FILM REVIEW: Some Guy Who Kills People

“You don’t just cut off a man’s head, unless you’re one angry fella!”

Ken is just some guy.  A loser, really.  He’s in his thirties, lives with his mum and works a dead-end job at an ice-cream parlour.  He’s had… problems and had to go away for a little while, but he’s all better now.  The doctors said so.  He can even cope with wearing The Most Humiliating Ice-cream Costume In The World (TM) on a daily basis.

Sure, he could probably do without the bullies that have hounded him since childhood, but nobody’s life is perfect.  Things are looking up actually because, one by one, those bullies are being horribly murdered. Huh.

And he’s met an attractive girl, which is nice.  She even seems to like him!  Better yet, his estranged daughter has turned up unexpectedly, and she thinks he’s the bee’s knees.  He just needs to hold it together and everything will be fine.  Could be great, in fact.  Now, if only the sheriff would stop coming round with these confusing questions…

In case you haven’t twigged by now, this is a comedy: sharp, dark and bloody.  It does for slasher films what Gremlins and An American Werewolf In London did for monsters.  It’s also a film with real heart; full of frustrated emotion and genuine warmth.  It’s original, independent and comfortably quirky.  Remarkably, they manage to nail the emotional beats, the terror and the hilarity without it ever feeling like an awkward shift in tone.

Kevin Corrigan (Goodfellas, Superbad, The Departed) is simply outstanding in his portrayal of Ken.  He’s downbeat and passive in posture, yet held (just) in check behind his eyes is a bubbling cauldron of love, pain and fear.  It is a character crying out to be understood and he wins our hearts immediately.  The relationship he has with his mother (played with caustic glee by legendary Karen Black) is wonderful.  He burns with cynicism and shame, whilst she is full of sarcastic digs, bitter smiles and repressed grief.  They feel like real and broken people, but salvation comes to them both with the arrival of Amy.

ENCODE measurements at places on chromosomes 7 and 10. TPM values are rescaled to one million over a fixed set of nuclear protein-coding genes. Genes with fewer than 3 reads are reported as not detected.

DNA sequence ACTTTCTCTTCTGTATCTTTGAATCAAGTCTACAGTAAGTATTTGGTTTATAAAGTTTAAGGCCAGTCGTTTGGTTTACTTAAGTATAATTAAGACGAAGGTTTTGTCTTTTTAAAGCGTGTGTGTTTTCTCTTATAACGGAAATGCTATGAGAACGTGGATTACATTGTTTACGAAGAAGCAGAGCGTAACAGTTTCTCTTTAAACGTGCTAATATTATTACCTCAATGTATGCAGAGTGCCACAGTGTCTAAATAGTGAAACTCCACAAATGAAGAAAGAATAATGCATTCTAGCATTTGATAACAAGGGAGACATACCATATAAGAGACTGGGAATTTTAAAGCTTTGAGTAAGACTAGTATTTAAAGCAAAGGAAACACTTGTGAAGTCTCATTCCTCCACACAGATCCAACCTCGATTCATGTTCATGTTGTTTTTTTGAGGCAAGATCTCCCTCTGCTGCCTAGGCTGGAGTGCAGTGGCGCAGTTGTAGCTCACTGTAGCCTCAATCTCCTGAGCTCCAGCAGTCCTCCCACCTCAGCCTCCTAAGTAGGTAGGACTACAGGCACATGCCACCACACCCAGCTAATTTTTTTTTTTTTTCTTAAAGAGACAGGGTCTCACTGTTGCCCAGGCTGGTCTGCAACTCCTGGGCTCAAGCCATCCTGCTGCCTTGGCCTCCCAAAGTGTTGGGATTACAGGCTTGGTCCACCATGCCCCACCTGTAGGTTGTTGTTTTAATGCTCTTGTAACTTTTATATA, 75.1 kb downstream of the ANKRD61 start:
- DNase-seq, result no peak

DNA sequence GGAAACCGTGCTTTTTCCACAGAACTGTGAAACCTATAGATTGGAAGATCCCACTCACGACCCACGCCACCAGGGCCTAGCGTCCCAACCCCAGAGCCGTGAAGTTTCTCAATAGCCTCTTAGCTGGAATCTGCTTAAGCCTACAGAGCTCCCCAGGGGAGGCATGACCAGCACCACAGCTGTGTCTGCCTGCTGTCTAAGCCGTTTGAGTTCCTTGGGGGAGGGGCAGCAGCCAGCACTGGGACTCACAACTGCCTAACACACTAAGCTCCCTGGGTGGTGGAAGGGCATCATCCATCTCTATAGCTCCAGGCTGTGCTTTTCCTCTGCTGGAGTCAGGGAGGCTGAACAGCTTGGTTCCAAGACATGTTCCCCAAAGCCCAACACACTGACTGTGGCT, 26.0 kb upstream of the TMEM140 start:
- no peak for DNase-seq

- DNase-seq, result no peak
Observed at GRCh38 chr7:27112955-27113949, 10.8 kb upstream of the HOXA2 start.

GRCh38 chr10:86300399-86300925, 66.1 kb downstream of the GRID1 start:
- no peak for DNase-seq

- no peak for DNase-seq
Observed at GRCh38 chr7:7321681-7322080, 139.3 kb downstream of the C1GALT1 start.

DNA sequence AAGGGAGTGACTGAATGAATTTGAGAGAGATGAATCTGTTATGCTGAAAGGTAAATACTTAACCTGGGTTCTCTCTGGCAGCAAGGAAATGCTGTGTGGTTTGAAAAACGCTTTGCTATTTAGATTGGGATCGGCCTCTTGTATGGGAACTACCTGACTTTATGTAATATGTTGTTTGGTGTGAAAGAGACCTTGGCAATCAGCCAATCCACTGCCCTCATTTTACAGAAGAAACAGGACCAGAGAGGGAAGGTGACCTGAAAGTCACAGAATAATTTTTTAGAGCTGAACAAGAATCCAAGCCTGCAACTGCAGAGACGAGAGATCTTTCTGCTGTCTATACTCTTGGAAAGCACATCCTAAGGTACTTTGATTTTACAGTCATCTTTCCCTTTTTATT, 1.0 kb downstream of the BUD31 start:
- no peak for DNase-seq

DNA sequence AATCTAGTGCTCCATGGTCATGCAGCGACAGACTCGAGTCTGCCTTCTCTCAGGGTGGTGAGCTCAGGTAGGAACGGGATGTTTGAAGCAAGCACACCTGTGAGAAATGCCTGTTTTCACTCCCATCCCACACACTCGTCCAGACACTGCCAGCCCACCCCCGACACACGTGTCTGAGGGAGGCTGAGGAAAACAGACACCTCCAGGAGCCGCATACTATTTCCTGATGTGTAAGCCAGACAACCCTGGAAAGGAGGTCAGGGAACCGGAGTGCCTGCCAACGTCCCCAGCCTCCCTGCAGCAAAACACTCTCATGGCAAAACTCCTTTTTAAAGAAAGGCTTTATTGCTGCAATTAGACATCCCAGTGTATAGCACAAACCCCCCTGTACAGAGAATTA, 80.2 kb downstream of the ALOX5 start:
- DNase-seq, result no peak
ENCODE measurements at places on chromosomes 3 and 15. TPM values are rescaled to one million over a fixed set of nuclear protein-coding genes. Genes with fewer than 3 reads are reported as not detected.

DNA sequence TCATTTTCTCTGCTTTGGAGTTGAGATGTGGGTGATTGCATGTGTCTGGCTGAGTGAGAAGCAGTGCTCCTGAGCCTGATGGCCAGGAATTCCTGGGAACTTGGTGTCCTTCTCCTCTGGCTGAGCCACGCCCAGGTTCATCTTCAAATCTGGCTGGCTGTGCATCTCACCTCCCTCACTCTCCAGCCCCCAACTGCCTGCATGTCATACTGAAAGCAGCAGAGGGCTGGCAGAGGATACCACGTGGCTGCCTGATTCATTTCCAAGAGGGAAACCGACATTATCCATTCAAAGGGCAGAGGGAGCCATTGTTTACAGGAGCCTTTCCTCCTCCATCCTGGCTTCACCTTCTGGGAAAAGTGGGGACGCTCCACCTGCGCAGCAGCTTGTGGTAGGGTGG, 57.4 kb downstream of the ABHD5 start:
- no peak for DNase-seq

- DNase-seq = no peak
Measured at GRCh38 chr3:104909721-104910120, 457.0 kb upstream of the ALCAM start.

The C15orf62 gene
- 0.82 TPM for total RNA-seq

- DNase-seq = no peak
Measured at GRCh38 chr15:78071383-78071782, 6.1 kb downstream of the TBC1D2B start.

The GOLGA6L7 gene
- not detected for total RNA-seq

Ariel Gade (Dark Water) does a terrific job as Amy, Ken’s lovable and chatty daughter.  The way they interact forms the emotional centre to the piece and she is wonderful in the part.  She plays it vulnerable and sweet with a nice line of precocious humour and a dazzling smile.  Rounding off the cast are Lucy Davis (The Office, UK), who is completely charming as Stephanie, Ken’s tentative love interest; and Leo Fitzpatrick (The Wire, Sons of Anarchy), as Ken’s best friend, Irv.

Finally, there’s Barry Bostwick (Rocky Horror, Spin City), who is starting to become something of a cult figure in his older years.  He’s an absolute scream as the small town sheriff, a persistent galoot with just enough brains to be dangerous.  He effortlessly steals every scene he’s in and makes a great pairing with Karen Black.  I’d kill to get a film commentary starring the two of them in character!

The film does such a great job of surprising the audience, that I can’t really say much more.  I want you lot to be able to enjoy it as I did, carried along by the fantastic script and phenomenal cast.  Theme-wise, I guess it’s the bottling up of emotions that form the core of the movie.  The fear of (and desire for) making a connection between people features heavily in the make-up of all the main characters.  The story is really how they navigate their way to accepting themselves and forming those bonds – and what can happen if you get it wrong. (Hint – Blood, lots of Blood.)

The pacing is perfect, the murders are shocking and varied, the gags are laugh out loud funny and the emotions are real.

I cannot recommend this enough. Some Guy Who Kills People is on limited release at cinemas around the UK from October 5th and on Blu-Ray and DVD from October 8th.

If you live outside the UK there is a good chance that it is already available to purchase or stream.  Go to http://someguywhokillspeople.com for more details, production photos and merchandise.

Rating: 5/5
Reviewer: Dion Winton-Polak

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2 comments

  1. Definitely wanna see this now. Thanks.
    Sooz

    • Thanks for the comment, You’re gonna love it, I promise. Try to catch it at the cinema if you can. If not, there’re just days to wait for the DVD.
      (Look out too for my interview with Writer/Producer Ryan Levin – coming soon in edited form to the Geek To Geek podcast and in full on the Filmsploitation podcast.)

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